In W. D. Wetherell's "The Bass, the River, and Sheila Mant," what causes the narrator to feel ashamed?  

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In W. D. Wetherell’s short story “The Bass, the River, and Sheila Mant,” we encounter a fourteen-year-old male narrator who, fully inflamed with the onset of puberty, is smitten with the beautiful but aloof seventeen-year-old Sheila Mant.

One of the most obvious (and sometimes debilitating) effects of...

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In W. D. Wetherell’s short story “The Bass, the River, and Sheila Mant,” we encounter a fourteen-year-old male narrator who, fully inflamed with the onset of puberty, is smitten with the beautiful but aloof seventeen-year-old Sheila Mant.

One of the most obvious (and sometimes debilitating) effects of puberty is a kind of overblown self-consciousness. Suddenly we become very AWARE of ourselves, scrutinizing what we look like, what we sound like, and how we are perceived by others. The narrator, affected by a burning crush on Sheila, wants to approach her, but he lacks confidence, and this makes his feel uncertain when he attempts to make contact:

It was late August by the time I got up the nerve to ask her out. The tortured will-I’s, won’t-I’s, the agonized indecision over what to say, the false starts toward her house and embarrassed retreats—the details of these have been seared from my memory, and the only part I remember clearly is emerging from the woods toward dusk while they were playing softball on their lawn, as bashful and frightened as a unicorn.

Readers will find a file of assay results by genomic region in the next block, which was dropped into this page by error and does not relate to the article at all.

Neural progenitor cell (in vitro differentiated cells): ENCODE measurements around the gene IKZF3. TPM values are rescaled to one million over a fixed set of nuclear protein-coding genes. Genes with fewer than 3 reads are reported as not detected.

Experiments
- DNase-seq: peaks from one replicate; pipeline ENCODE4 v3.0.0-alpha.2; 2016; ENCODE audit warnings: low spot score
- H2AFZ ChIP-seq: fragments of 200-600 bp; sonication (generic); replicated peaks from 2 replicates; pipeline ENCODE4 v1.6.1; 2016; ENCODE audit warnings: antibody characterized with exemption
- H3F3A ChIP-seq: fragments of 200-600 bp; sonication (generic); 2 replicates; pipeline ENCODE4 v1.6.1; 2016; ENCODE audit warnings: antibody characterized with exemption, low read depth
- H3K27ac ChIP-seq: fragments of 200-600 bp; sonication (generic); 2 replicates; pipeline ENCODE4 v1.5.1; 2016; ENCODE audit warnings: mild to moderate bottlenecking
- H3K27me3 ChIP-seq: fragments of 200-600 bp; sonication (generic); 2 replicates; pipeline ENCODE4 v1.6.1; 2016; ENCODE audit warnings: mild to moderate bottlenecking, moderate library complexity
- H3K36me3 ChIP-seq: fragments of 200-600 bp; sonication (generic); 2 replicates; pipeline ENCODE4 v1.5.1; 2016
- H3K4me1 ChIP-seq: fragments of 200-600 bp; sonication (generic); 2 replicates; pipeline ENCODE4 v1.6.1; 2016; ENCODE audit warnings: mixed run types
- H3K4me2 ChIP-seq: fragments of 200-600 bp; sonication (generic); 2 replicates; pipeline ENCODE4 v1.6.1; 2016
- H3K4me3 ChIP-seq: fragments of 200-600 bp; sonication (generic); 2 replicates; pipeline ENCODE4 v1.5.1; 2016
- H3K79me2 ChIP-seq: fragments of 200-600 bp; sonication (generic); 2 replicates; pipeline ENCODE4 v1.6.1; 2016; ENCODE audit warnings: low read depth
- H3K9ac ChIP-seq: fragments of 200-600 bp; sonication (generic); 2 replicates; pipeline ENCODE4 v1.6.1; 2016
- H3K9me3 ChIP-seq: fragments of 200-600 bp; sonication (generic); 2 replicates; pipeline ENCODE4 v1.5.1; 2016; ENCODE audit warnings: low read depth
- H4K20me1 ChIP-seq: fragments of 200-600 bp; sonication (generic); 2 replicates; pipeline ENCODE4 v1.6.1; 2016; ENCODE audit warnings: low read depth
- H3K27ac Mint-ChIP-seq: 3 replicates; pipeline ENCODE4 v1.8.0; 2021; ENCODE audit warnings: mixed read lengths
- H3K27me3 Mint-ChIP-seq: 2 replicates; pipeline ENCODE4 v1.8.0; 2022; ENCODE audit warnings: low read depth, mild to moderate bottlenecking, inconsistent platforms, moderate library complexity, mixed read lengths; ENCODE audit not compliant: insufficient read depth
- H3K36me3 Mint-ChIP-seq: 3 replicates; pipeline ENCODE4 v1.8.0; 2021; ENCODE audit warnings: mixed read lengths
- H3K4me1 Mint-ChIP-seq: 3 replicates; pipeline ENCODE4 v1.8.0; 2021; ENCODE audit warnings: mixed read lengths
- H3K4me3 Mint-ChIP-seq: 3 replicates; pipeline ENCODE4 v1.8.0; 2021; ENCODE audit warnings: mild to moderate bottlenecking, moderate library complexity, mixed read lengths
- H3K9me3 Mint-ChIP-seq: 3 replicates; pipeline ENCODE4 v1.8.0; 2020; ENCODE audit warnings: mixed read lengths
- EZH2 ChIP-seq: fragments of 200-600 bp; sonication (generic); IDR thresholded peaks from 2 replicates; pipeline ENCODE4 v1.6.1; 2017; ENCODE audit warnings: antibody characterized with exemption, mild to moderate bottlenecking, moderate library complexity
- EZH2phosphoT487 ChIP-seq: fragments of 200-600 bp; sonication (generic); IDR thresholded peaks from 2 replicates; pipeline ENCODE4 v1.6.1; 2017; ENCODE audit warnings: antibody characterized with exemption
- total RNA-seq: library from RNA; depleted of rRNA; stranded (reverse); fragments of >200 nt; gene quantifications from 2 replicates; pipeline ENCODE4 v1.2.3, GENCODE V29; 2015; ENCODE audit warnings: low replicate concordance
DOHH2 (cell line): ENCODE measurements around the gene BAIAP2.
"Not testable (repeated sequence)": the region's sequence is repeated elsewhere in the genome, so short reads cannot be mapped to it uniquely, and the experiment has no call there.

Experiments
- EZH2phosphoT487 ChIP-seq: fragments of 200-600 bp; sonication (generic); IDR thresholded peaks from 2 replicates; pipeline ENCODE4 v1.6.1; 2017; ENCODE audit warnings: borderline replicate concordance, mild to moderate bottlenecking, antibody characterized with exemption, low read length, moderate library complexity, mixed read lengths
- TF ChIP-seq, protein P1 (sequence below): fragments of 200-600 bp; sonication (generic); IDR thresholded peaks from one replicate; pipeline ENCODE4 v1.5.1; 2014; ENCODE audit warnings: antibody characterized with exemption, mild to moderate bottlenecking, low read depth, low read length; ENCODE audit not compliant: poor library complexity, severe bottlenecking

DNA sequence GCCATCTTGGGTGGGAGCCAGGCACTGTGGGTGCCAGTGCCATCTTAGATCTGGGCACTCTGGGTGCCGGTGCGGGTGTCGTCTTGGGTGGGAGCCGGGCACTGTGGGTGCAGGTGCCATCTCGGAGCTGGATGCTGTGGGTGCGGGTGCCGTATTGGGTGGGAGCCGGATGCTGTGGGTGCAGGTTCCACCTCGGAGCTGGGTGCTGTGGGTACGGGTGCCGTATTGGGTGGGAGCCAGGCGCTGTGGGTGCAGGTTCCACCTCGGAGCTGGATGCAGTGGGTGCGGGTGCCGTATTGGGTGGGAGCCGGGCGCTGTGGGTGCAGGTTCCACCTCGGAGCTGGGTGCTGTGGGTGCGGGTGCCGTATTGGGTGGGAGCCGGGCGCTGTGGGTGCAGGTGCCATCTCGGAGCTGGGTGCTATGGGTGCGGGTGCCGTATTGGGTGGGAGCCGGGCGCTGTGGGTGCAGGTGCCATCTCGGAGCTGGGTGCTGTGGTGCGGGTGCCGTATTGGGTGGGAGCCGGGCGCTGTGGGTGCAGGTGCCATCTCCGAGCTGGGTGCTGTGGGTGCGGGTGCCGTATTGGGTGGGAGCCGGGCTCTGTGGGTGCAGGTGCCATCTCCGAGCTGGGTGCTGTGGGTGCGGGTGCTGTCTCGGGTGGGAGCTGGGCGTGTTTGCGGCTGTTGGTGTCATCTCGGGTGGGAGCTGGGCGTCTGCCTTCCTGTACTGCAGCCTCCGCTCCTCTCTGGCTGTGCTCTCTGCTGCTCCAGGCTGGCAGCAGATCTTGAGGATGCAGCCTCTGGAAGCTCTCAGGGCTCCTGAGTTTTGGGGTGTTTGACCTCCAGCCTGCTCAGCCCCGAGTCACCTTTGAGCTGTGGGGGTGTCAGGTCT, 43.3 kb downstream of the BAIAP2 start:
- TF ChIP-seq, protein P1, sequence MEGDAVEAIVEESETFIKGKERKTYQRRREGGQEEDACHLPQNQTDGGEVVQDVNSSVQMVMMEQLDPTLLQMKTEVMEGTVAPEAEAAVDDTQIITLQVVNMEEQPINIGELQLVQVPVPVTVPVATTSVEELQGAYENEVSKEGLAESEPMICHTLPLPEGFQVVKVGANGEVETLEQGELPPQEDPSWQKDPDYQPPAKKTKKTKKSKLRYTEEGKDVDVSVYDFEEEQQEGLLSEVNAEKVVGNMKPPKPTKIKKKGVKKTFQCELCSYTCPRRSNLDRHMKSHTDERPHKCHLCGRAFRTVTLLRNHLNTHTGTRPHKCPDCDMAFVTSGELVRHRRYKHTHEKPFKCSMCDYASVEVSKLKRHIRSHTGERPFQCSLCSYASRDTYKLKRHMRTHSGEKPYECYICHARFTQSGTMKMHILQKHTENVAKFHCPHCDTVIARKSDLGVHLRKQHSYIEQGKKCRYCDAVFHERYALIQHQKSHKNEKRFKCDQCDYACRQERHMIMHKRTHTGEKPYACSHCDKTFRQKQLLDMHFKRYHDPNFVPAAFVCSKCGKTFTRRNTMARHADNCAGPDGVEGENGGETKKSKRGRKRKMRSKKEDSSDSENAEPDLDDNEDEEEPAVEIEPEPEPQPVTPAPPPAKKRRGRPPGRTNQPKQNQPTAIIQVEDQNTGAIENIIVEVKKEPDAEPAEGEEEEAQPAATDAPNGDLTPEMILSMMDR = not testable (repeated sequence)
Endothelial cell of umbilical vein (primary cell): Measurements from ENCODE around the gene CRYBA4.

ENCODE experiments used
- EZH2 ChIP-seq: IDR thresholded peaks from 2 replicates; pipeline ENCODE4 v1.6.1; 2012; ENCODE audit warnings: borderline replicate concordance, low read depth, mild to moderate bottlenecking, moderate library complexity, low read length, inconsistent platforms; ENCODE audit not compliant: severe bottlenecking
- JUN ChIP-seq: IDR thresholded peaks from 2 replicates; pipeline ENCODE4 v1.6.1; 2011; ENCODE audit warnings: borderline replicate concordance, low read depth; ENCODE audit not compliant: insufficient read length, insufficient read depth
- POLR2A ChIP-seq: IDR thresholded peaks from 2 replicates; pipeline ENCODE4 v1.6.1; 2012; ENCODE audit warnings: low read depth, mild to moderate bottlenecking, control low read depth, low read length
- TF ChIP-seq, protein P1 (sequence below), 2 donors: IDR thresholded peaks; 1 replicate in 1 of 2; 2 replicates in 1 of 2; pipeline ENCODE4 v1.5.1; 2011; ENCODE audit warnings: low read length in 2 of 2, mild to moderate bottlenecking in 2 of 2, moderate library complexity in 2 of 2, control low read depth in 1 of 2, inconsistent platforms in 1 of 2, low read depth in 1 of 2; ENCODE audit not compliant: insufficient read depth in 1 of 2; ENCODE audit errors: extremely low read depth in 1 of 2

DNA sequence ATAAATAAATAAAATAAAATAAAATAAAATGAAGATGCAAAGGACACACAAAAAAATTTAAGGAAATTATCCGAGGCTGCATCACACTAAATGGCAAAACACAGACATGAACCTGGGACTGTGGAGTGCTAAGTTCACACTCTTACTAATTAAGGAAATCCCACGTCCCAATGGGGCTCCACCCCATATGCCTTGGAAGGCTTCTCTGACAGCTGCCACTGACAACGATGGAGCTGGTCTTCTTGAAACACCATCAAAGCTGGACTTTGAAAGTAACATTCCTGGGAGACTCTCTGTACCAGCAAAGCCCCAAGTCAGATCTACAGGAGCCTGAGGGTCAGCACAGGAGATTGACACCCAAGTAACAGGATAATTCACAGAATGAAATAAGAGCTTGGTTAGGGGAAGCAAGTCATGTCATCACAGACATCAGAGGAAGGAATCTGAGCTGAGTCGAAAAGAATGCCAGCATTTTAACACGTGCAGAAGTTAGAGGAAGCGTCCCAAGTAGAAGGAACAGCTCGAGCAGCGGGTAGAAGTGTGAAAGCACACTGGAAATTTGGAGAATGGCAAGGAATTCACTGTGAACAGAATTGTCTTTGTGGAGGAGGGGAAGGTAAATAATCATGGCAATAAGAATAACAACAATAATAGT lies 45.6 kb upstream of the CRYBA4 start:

Notice the diction (word choice) Wetherell uses to emphasize the narrator’s diffidence (lack of confidence): nerve, tortured, agonized, indecision, false, embarrassed, retreat, bashful, and frightened.

He also uses a very effective metaphor, comparing himself to a unicorn at the end of the passage. Imagine how you would stare at a unicorn if one suddenly came walking out of the woods—that’s how self-conscious he feels as he walks toward Sheila and her family. He doesn’t feel that he will be accepted or judged worthy of Sheila’s attention.

Part of the narrator’s problem here is that he has chosen to pursue a very difficult objective: Sheila is older, beautiful, and already on the radar of the college boys who row past her while she’s sunbathing. It isn’t likely that he is going to be someone she is particularly interested in. He senses that, but pursues her anyway. He is persistent but not able to avoid the feeling that he will probably fail—hence his feelings of inadequacy and potential failure.

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